UTF-8 in PHP and MySQL under Ubuntu 12.04

UTF-8 is the de facto standard character set for PHP websites and there are but a few reasons not to use UTF-8 (utf_general_ci) as the default MySQL database collation. However, anyone arguing that UTF-16 is a better standard would probably be right, but because UTF-8 is more popular, nobody cares. Unfortunately, the guys at Ubuntu (or upstream at Debian, PHP and MySQL) still have some strange defaults configured in their software, as follows:

  1. PHP connects explicitly to MySQL with an “Latin 1” character set unless you send the “set names utf8” query.
  2. Apache does not specify a character set by default (nor does PHP), letting the browser determine which character set is used.
  3. MySQL sets the “latin1” as default character set and “latin1_swedish_ci” as default collation (for string comparison).

This is a longstanding issue. The reason for these western/Swedish defaults is that MySQL AB has a Swedish origin. Now that MySQL is the world’s most popular web database, and has been bought by Oracle (based in California/US), it seems like a strange choice. These days you would expect the following defaults:

  1. PHP connects to the server and uses the character set of the server, unless specified.
  2. Apache should assume all text content to be UTF-8 encoded.
  3. MySQL should have UTF-8 as the default character set and “utf_general_ci” as the default collation.

It is easy to make Apache/MySQL/PHP (under Ubuntu 12.04) behave the way you like. First we add the character set to Apache:

sudo echo "AddDefaultCharset utf-8" >  /etc/apache2/conf.d/utf8.conf

Now for MySQL, we open “/etc/mysql/my.cnf” and under the “[mysqld]” section we add the following 3 lines:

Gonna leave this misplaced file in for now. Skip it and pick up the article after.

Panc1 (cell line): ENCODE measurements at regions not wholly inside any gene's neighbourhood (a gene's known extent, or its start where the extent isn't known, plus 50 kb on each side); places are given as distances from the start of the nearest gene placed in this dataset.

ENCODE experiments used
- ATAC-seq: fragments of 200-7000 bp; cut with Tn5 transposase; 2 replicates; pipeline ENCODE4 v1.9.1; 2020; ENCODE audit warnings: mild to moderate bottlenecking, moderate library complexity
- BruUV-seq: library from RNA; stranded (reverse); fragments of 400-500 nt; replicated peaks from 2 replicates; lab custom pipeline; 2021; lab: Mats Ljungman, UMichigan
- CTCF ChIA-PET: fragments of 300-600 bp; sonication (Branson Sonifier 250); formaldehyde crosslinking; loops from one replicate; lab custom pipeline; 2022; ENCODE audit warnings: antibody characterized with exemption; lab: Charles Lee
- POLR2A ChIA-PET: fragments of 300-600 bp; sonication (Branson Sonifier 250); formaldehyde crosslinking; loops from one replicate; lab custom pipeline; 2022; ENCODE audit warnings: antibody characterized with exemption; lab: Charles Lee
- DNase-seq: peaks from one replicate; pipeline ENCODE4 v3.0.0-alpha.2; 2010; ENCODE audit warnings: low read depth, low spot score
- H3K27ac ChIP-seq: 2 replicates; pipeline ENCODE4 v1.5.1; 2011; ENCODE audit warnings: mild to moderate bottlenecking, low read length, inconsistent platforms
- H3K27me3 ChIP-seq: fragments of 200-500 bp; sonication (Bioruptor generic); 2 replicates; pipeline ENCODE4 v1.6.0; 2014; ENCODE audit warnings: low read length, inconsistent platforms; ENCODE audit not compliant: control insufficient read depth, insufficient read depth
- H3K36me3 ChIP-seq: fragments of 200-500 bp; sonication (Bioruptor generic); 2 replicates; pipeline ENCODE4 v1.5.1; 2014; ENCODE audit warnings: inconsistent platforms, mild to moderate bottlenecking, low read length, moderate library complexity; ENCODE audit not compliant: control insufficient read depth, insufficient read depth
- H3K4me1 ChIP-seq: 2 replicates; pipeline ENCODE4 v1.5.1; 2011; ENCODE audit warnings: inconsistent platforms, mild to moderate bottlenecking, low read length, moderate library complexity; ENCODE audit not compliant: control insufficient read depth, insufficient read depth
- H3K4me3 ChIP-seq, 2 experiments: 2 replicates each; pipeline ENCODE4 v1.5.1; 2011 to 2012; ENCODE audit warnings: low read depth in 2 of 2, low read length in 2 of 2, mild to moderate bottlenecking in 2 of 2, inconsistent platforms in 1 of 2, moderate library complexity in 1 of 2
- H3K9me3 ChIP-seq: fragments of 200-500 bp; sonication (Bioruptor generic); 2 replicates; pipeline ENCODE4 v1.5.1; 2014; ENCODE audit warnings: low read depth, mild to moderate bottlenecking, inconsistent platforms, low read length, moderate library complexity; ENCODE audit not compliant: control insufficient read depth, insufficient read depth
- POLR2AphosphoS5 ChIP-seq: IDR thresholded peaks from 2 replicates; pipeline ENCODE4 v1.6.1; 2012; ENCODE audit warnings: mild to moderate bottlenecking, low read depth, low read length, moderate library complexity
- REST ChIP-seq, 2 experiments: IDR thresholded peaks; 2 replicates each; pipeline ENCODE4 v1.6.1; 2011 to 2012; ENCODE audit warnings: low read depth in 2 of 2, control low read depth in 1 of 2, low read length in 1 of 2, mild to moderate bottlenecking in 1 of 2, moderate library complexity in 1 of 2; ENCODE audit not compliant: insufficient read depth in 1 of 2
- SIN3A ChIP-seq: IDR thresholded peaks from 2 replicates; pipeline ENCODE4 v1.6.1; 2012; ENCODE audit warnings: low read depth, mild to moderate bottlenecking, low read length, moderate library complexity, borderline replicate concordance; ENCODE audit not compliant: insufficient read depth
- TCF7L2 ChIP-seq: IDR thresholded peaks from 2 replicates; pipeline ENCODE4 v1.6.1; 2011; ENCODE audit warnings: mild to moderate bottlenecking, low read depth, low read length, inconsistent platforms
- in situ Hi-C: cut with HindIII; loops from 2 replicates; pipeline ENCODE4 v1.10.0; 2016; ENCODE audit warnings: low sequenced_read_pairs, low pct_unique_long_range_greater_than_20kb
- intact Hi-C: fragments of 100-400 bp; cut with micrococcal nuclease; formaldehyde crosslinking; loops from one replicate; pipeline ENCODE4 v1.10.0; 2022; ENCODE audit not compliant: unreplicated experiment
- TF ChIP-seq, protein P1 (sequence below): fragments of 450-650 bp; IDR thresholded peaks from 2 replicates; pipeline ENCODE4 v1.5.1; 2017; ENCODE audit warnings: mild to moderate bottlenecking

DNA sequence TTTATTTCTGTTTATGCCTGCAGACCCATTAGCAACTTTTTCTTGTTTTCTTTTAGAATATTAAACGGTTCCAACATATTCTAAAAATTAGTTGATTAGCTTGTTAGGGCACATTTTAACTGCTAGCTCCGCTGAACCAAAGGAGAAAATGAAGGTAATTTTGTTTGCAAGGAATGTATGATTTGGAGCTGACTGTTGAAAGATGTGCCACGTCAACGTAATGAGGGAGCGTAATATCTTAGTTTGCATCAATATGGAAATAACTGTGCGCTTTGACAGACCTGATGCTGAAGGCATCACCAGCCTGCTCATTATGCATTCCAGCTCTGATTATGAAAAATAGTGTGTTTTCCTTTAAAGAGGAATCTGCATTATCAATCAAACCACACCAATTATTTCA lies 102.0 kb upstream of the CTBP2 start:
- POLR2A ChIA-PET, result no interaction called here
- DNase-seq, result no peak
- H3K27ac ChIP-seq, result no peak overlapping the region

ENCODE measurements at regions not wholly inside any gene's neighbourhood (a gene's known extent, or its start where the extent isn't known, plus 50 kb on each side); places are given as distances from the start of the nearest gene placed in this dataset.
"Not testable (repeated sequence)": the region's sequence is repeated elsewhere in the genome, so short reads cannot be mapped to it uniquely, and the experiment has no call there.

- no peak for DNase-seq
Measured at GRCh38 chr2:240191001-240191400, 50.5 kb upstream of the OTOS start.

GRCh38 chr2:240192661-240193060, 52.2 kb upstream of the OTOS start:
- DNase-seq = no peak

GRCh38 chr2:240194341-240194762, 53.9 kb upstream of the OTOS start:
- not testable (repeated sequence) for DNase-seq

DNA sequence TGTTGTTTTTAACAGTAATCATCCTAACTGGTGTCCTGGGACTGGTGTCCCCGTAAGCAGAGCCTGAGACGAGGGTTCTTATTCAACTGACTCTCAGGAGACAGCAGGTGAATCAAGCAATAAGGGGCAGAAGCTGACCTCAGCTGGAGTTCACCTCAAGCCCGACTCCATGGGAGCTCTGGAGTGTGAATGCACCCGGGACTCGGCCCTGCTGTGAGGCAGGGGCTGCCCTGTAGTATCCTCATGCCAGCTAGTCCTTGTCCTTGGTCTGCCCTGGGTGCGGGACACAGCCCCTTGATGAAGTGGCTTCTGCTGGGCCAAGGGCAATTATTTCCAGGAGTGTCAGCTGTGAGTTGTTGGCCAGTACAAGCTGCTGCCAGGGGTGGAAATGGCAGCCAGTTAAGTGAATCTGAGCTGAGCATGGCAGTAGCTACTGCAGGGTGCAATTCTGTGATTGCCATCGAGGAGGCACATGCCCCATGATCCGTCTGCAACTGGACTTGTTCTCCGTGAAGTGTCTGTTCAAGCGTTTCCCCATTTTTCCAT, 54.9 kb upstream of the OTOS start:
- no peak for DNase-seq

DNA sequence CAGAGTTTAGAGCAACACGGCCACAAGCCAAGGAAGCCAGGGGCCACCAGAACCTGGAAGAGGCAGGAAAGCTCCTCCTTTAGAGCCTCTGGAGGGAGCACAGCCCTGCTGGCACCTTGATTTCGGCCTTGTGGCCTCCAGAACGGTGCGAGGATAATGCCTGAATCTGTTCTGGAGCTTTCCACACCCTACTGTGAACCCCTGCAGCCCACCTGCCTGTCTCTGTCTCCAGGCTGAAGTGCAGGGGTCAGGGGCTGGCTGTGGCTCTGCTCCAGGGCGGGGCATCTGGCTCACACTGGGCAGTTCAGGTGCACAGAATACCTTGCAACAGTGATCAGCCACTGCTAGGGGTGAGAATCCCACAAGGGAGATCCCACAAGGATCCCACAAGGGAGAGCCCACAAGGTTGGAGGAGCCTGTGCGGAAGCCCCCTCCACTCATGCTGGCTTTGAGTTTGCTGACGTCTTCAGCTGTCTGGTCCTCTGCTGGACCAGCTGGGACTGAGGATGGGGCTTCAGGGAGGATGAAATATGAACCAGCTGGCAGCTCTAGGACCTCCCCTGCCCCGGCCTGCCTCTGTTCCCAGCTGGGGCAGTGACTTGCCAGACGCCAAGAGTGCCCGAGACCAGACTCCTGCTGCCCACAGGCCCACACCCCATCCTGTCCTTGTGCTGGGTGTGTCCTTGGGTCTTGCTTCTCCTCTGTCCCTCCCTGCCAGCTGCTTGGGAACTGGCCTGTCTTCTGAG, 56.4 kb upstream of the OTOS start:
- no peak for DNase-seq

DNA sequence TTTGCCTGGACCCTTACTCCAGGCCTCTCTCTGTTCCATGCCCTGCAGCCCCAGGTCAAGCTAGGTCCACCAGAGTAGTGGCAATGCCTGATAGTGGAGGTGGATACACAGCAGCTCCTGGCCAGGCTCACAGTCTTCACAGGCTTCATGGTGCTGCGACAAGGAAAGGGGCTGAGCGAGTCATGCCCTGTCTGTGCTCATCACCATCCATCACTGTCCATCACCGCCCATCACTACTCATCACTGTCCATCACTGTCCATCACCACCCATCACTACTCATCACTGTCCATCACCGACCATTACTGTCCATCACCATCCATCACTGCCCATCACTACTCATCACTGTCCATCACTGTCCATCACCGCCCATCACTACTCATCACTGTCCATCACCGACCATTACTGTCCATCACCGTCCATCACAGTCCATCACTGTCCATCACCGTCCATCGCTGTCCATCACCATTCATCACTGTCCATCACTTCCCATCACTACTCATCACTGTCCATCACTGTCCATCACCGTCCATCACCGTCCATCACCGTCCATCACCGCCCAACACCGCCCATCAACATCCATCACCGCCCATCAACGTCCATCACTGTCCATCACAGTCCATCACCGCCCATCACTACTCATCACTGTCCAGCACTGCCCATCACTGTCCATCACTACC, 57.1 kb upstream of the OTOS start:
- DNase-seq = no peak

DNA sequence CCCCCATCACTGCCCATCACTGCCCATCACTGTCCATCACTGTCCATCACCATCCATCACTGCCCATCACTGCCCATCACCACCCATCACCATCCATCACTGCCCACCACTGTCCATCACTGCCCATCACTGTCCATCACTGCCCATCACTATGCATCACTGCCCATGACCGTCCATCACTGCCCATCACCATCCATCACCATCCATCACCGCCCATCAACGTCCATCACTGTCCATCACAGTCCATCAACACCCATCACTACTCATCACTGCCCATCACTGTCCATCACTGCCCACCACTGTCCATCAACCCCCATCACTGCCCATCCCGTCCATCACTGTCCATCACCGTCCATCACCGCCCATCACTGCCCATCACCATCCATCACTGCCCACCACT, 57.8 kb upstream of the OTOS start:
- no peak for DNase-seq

[mysqld]
...
character-set-server=utf8
collation-server=utf8_general_ci
init-connect='SET NAMES utf8'

For a default of UTF-8 in the MySQL command line client (optional) you must add the following line in the “/etc/mysql/my.cnf” file under the “[client]” section:

[client]
...
default-character-set=utf8

Now restart the Apache and MySQL servers with the following commands:

sudo service mysql restart
sudo service apache2 restart

This is really all you have to do on a default Ubuntu 12.04. To check whether or not everything works correctly put the following “utf8.php” file on your website:

<?php
mysql_connect('localhost', 'username', 'password');
mysql_select_db('database');
$re = mysql_query('SHOW VARIABLES LIKE "c%";')or die(mysql_error());
while ($r = mysql_fetch_assoc($re))
{ echo $r&#91;"Variable_name"&#93;.': '.$r&#91;"Value"&#93;; echo "<br />";
}

The output should be:

character_set_client: utf8
character_set_connection: utf8
character_set_database: utf8
character_set_filesystem: binary
character_set_results: utf8
character_set_server: utf8
character_set_system: utf8
character_sets_dir: /usr/share/mysql/charsets/
collation_connection: utf8_general_ci
collation_database: utf8_general_ci
collation_server: utf8_general_ci
completion_type: NO_CHAIN
concurrent_insert: AUTO
connect_timeout: 10

Let me know if you still have any trouble making it work. Good luck!

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